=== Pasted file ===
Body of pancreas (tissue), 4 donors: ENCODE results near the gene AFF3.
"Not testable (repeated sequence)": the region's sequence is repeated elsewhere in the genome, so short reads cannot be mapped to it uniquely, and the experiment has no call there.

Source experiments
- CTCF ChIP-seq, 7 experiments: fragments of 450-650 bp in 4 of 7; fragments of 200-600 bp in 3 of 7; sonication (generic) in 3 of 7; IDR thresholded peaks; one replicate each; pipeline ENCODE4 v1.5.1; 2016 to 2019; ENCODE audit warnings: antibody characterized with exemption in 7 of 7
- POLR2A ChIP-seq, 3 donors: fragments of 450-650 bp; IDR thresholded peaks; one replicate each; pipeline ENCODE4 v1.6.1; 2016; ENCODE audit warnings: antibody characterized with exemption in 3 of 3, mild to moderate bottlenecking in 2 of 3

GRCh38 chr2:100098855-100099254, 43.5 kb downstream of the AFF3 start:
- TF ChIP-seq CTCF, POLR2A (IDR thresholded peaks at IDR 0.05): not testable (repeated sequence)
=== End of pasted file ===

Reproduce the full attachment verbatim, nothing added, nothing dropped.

Body of pancreas (tissue), 4 donors: ENCODE results near the gene AFF3.
"Not testable (repeated sequence)": the region's sequence is repeated elsewhere in the genome, so short reads cannot be mapped to it uniquely, and the experiment has no call there.

Source experiments
- CTCF ChIP-seq, 7 experiments: fragments of 450-650 bp in 4 of 7; fragments of 200-600 bp in 3 of 7; sonication (generic) in 3 of 7; IDR thresholded peaks; one replicate each; pipeline ENCODE4 v1.5.1; 2016 to 2019; ENCODE audit warnings: antibody characterized with exemption in 7 of 7
- POLR2A ChIP-seq, 3 donors: fragments of 450-650 bp; IDR thresholded peaks; one replicate each; pipeline ENCODE4 v1.6.1; 2016; ENCODE audit warnings: antibody characterized with exemption in 3 of 3, mild to moderate bottlenecking in 2 of 3

GRCh38 chr2:100098855-100099254, 43.5 kb downstream of the AFF3 start:
- TF ChIP-seq CTCF, POLR2A (IDR thresholded peaks at IDR 0.05): not testable (repeated sequence)